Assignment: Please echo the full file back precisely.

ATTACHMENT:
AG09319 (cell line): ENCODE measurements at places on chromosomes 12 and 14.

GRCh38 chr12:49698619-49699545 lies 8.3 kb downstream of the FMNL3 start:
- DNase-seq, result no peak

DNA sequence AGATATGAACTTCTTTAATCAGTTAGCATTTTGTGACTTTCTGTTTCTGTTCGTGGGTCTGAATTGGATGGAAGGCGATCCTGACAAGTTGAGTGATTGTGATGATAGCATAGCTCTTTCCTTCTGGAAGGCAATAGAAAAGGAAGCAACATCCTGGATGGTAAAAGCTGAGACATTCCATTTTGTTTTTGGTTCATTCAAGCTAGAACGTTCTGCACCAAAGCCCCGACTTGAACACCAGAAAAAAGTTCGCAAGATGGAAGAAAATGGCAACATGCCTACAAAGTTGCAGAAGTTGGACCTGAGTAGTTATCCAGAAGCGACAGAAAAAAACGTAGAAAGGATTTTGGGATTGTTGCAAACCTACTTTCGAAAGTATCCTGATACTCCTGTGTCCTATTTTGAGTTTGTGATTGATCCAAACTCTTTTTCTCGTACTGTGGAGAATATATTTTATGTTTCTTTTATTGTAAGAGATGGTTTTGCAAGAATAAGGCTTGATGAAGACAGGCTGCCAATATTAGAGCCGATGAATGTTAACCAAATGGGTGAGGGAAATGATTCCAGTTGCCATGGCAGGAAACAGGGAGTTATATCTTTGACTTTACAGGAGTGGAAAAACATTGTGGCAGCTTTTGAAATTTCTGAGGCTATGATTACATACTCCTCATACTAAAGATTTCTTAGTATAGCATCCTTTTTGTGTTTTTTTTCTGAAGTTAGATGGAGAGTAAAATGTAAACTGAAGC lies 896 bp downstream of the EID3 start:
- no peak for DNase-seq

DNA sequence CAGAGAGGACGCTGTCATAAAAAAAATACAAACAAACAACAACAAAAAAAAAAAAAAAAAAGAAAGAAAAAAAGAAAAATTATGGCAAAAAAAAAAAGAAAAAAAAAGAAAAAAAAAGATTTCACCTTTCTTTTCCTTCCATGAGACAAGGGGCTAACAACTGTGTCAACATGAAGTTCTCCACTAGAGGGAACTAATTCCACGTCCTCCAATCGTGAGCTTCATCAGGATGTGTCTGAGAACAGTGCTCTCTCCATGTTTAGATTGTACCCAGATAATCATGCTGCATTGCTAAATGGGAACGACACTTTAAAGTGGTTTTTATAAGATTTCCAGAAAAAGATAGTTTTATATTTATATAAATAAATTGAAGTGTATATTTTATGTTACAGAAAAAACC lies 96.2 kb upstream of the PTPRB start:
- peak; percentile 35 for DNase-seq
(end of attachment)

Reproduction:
AG09319 (cell line): ENCODE measurements at places on chromosomes 12 and 14.

GRCh38 chr12:49698619-49699545 lies 8.3 kb downstream of the FMNL3 start:
- DNase-seq, result no peak

DNA sequence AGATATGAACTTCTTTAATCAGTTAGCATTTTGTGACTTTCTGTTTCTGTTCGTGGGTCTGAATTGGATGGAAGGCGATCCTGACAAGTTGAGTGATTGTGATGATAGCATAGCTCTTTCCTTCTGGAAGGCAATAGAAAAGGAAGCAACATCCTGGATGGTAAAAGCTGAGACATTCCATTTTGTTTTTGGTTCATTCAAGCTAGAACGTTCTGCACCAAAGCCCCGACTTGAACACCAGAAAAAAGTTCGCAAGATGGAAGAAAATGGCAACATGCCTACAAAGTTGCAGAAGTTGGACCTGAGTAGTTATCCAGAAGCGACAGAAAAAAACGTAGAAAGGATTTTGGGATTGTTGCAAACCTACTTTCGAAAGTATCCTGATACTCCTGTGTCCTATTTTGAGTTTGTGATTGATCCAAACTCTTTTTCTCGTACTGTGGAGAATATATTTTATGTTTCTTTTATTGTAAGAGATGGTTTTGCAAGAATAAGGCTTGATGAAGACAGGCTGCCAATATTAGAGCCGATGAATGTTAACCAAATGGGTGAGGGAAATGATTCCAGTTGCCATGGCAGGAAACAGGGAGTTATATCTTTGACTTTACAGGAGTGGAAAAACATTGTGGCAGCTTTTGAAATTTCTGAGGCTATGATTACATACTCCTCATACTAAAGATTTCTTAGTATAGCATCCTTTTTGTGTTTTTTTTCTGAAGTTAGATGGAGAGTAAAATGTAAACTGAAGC lies 896 bp downstream of the EID3 start:
- no peak for DNase-seq

DNA sequence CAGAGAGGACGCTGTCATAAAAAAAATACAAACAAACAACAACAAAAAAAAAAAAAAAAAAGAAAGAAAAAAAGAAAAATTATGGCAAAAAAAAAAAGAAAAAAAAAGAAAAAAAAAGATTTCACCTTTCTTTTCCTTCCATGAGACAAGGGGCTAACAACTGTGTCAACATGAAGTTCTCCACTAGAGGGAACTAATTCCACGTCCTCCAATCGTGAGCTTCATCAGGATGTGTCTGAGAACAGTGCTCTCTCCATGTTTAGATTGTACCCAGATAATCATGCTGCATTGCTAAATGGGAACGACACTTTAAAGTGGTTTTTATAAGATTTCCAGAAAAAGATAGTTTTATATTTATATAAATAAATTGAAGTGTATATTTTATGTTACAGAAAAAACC lies 96.2 kb upstream of the PTPRB start:
- peak; percentile 35 for DNase-seq